Everywhere you turn these days, the spread of the Zika virus is talked about in the media. Recently it has even been identified in Texas, primarily in the Rio Grande Valley region. With it encroaching so close to home, we thought it wise to review how it spreads, what the symptoms are and what can be done to prevent it.
As most of you probably know, Zika is contracted when humans are infected by mosquitoes. Humans can then spread it from person to person through blood transfusion, mother to baby in utero and sexual contact.
Symptoms associated with a Zika viral infection are relatively mild, and in fact, many experience no symptoms at all. For those that do show signs, the illness may entail a fever, rash, joint pain and red eyes which lasts approximately 3-7 days. The scare associated with Zika stems around an increase of newborn microcephaly believed to be associated with a Zika virus outbreak in Brazil starting in 2015.
To prevent the contraction of Zika virus, the CDC recommendations taking steps to prevent mosquito bites by following these recommendations:
- Wear protective clothing including long sleeve shirts, pants, socks and hats to create a physical barrier from mosquitoes.
- Use mosquito-repellent clothing treated with permethrin which lasts for 6 washes.
- Avoid being outside during sunrise and sunset when the insects are most active.
- The current AAP and CDC recommendation for children older than 2 months of age is to use 10% to 30% DEET. DEET should not be used on children younger than 2 months of age.
- The effectiveness is similar for 10% DEET and 30% DEET but the duration of effect varies. Ten percent DEET provides protection for about 2 hours, and 30% protects for about 5 hours. Choose the lowest concentration that will provide the required length of coverage.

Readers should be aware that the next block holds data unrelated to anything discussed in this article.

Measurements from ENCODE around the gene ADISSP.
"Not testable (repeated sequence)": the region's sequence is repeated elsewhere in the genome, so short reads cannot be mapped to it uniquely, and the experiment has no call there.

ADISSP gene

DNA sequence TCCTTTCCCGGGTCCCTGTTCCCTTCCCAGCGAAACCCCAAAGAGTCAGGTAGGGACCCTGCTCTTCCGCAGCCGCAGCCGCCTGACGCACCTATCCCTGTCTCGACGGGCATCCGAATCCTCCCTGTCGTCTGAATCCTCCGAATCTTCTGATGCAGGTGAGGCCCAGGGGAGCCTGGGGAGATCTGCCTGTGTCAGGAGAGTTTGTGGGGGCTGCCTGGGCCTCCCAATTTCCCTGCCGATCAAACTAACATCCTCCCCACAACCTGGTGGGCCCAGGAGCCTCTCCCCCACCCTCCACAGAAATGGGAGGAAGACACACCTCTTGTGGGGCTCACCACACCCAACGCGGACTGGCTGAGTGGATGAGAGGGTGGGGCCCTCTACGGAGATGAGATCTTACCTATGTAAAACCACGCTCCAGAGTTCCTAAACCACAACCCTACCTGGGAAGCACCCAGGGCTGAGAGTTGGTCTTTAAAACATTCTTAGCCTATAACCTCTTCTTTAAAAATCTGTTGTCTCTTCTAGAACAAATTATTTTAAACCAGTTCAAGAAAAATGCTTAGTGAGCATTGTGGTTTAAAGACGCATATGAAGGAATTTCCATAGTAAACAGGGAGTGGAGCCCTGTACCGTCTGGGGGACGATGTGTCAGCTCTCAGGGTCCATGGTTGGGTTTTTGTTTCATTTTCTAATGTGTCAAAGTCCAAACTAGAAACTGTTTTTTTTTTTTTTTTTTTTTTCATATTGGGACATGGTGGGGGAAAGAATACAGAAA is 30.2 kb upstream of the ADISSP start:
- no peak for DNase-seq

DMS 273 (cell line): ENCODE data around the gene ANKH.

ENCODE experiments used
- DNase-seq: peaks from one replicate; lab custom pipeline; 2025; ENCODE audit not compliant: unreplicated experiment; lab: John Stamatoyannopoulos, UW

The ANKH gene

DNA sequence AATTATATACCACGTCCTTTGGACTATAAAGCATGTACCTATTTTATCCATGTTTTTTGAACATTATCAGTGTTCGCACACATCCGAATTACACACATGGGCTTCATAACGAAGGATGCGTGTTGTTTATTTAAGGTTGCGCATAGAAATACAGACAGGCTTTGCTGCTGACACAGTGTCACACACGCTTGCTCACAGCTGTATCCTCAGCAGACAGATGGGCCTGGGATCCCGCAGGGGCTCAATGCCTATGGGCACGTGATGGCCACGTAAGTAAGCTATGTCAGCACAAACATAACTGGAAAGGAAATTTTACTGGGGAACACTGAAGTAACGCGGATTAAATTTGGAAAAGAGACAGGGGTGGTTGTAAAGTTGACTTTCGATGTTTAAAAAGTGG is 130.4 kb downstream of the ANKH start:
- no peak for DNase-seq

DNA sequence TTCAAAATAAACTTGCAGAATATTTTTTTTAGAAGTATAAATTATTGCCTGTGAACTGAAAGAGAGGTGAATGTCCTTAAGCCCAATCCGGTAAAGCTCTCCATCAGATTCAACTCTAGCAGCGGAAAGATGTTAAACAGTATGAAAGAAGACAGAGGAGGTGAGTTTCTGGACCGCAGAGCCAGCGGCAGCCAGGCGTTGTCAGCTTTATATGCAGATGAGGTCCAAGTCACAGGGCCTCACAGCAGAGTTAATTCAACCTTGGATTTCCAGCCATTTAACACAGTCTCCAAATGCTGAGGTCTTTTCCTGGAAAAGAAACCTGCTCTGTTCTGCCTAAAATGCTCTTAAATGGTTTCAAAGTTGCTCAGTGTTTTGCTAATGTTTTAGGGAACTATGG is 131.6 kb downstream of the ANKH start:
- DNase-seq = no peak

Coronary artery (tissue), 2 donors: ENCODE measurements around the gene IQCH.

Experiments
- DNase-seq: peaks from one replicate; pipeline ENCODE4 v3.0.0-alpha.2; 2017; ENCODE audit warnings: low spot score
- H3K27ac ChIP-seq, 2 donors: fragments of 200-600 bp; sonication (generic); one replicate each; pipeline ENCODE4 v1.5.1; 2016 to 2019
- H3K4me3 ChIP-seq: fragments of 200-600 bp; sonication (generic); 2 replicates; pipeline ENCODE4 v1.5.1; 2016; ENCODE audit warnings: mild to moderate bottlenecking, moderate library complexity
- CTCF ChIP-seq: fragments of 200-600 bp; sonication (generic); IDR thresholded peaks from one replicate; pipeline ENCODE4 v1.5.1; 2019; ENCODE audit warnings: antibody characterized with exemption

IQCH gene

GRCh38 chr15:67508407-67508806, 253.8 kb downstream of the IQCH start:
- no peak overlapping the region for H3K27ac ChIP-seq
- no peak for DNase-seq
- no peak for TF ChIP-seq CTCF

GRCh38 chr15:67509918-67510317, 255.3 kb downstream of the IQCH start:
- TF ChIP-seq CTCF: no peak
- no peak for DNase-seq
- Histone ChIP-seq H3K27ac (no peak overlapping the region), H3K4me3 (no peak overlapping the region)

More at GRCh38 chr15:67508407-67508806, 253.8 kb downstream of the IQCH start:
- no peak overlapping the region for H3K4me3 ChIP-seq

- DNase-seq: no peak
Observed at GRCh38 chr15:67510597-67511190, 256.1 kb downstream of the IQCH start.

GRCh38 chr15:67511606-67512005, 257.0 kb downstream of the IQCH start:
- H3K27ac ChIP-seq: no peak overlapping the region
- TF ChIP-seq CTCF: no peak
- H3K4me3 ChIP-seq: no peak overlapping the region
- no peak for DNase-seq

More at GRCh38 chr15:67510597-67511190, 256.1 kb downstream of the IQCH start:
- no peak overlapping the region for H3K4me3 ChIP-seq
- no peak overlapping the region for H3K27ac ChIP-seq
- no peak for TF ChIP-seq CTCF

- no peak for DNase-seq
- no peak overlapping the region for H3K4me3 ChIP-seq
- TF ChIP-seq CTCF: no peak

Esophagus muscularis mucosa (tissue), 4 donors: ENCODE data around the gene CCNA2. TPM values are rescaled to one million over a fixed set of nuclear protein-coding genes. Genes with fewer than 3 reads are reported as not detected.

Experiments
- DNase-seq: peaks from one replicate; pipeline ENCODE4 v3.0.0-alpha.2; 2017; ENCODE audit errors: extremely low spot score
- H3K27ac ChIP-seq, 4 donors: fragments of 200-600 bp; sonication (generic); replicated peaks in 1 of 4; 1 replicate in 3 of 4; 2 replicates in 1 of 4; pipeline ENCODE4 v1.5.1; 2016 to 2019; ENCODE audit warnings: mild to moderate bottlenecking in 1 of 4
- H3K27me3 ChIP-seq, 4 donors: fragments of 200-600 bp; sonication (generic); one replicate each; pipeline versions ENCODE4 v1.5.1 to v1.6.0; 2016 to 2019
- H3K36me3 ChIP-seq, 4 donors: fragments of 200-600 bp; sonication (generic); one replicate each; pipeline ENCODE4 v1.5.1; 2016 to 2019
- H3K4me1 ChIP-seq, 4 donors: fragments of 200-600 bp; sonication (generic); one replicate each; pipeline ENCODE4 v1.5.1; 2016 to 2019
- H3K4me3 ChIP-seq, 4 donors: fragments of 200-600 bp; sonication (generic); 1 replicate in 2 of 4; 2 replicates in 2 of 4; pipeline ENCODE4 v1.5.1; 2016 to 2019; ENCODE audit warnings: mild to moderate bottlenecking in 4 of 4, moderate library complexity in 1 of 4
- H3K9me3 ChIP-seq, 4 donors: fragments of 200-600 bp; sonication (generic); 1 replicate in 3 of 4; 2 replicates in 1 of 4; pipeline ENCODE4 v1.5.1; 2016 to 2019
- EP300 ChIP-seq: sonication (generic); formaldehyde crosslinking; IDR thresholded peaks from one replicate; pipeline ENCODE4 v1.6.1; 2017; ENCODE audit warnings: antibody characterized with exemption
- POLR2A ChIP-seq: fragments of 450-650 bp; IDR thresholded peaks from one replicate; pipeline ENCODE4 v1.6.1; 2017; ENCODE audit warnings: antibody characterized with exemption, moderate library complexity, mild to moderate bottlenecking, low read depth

- The concentration of DEET varies significantly from product to product, so read the label of any product you purchase.
- As an alternative to DEET, Picaridin has become available in the U.S. in concentrations of 7% to 20%. Concentration of 7% Picardin provides protection for about 1-2 hours and 20% Picaridin provides 4-5 hours of protection. Picaridin is a synthetic compound developed from a plant extract from the genus Piper, the same genus that produces table pepper. Picaridin has been available since 1998 in Europe but was approved for sale in the U.S.A. only in 2005. AS with DEET, the EPA has concluded that the normal use of picaridin does not present a health concern. Picaridin is sometimes preferred over DEET because it is odorless, non-greasy, and does not dissolve plastics or other synthetics. Repellents that include picaridin include Cutter Advanced, Sawyer Premium and Repel Smart Spray.
- With any type of insect repellent, remember not to apply to a child’s hands, eyes, mouth, or cut or irritated skin.
- And finally, children should wash off repellents when they return indoors.
For further questions/concerns regarding Zika and its prevention, please do not hesitate to consult your pediatrician.